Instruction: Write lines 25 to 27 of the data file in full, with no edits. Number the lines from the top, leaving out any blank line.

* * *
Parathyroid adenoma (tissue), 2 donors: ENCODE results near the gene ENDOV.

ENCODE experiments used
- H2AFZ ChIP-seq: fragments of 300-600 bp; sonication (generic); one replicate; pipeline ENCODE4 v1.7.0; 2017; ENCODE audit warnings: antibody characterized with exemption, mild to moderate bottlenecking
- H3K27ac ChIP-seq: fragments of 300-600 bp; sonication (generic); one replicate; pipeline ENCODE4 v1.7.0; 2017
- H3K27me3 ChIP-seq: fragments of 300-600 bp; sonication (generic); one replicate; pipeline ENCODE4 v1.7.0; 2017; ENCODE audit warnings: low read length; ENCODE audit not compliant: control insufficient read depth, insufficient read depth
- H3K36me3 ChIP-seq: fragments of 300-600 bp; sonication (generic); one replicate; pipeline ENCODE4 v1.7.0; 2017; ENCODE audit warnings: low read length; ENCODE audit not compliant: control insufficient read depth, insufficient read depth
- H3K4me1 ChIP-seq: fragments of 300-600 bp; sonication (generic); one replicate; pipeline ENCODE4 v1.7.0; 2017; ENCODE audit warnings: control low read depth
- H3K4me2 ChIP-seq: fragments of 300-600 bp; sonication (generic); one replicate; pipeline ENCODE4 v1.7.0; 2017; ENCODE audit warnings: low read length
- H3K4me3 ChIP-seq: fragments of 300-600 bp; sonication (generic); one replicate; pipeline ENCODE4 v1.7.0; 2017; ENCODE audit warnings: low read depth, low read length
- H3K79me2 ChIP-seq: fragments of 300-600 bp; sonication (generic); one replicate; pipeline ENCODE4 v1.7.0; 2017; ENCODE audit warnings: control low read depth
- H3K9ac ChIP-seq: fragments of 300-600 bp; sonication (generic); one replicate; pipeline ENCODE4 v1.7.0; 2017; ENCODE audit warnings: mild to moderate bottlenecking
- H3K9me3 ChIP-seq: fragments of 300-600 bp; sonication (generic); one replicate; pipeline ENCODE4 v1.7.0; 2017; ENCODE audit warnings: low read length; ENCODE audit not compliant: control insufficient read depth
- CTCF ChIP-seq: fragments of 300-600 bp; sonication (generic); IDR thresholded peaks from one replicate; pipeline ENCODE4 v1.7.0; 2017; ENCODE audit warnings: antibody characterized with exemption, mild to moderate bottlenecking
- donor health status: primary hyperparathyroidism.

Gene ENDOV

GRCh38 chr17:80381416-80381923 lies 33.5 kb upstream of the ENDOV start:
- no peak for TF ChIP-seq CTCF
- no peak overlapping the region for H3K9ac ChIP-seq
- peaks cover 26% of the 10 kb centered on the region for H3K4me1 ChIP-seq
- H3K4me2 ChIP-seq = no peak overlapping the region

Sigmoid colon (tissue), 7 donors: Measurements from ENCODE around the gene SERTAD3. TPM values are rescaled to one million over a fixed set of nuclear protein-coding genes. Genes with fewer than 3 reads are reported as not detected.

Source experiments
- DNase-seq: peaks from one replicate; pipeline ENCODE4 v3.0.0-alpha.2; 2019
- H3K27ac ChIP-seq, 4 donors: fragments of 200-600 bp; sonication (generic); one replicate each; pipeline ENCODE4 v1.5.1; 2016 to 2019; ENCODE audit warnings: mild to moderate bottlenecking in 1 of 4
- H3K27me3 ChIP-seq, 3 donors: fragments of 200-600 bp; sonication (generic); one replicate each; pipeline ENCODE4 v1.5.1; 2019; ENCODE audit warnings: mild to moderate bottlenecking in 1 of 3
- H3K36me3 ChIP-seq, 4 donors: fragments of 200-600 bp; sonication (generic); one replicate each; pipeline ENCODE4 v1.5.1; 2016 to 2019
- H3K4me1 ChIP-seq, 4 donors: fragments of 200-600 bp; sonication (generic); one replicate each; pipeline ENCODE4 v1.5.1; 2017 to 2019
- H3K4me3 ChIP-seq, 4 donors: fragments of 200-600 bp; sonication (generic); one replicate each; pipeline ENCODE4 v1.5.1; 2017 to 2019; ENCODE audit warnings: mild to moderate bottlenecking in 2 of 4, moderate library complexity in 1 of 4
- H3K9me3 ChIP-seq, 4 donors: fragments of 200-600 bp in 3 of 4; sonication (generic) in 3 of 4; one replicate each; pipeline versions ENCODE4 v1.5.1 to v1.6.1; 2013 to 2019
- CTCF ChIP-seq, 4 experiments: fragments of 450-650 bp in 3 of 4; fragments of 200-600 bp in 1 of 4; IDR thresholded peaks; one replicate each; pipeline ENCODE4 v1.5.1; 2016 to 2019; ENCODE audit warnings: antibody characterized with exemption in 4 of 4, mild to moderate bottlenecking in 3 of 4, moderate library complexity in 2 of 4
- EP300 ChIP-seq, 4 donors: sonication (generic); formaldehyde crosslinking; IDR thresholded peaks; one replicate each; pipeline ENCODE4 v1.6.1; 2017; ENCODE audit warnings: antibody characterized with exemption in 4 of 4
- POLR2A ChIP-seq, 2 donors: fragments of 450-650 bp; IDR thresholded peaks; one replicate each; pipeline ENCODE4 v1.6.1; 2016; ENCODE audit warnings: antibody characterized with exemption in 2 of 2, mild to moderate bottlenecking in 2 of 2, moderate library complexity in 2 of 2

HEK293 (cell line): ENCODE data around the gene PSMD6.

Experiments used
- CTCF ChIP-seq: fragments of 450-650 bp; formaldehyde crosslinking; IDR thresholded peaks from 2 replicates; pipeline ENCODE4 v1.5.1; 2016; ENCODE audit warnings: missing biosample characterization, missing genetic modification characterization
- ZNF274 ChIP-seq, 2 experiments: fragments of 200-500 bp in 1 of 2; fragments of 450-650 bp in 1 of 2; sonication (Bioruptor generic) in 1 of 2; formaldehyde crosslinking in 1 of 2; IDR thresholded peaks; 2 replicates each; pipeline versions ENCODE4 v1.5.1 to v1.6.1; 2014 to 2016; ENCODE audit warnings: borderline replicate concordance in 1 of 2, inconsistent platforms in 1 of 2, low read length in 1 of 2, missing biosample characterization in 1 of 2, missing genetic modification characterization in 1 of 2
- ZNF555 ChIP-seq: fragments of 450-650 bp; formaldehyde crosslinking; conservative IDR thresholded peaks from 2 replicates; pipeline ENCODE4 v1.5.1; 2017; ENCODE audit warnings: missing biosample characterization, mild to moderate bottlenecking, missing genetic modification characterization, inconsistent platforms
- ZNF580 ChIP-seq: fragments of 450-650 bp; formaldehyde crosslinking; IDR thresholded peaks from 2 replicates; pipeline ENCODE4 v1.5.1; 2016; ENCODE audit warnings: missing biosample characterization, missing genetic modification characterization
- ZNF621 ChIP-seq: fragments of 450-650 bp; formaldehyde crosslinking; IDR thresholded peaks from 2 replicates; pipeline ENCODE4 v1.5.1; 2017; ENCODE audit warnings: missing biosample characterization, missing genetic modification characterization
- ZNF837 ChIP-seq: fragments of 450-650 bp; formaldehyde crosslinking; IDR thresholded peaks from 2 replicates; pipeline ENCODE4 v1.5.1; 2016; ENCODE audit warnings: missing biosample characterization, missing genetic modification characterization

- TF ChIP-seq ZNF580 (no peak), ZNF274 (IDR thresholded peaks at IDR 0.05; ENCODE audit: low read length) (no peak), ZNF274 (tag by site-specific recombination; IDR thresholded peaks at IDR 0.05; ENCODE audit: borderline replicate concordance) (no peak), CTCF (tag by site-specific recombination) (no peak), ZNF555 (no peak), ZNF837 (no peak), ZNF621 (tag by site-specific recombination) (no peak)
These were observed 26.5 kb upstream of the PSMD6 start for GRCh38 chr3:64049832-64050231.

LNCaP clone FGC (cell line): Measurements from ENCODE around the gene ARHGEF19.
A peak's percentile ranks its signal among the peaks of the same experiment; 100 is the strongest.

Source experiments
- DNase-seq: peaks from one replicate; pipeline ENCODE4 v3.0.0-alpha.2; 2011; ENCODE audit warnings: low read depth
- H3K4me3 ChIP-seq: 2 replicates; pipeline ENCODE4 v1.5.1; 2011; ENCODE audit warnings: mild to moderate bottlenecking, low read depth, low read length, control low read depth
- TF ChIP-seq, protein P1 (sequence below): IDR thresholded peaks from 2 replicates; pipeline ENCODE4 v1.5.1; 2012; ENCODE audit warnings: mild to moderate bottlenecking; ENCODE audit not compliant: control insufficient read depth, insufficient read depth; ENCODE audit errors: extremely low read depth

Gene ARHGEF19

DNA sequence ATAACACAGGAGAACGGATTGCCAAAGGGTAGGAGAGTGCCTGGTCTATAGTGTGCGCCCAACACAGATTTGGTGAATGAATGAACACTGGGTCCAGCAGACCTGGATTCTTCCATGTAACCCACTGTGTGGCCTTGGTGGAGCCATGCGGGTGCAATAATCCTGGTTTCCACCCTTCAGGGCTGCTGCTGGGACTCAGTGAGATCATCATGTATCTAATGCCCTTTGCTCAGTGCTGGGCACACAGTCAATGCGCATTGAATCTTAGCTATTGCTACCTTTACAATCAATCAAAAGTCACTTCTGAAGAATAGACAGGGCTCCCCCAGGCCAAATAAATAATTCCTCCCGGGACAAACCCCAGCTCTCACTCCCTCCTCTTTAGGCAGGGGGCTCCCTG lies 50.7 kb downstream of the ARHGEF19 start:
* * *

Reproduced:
- H3K27me3 ChIP-seq, 3 donors: fragments of 200-600 bp; sonication (generic); one replicate each; pipeline ENCODE4 v1.5.1; 2019; ENCODE audit warnings: mild to moderate bottlenecking in 1 of 3
- H3K36me3 ChIP-seq, 4 donors: fragments of 200-600 bp; sonication (generic); one replicate each; pipeline ENCODE4 v1.5.1; 2016 to 2019
- H3K4me1 ChIP-seq, 4 donors: fragments of 200-600 bp; sonication (generic); one replicate each; pipeline ENCODE4 v1.5.1; 2017 to 2019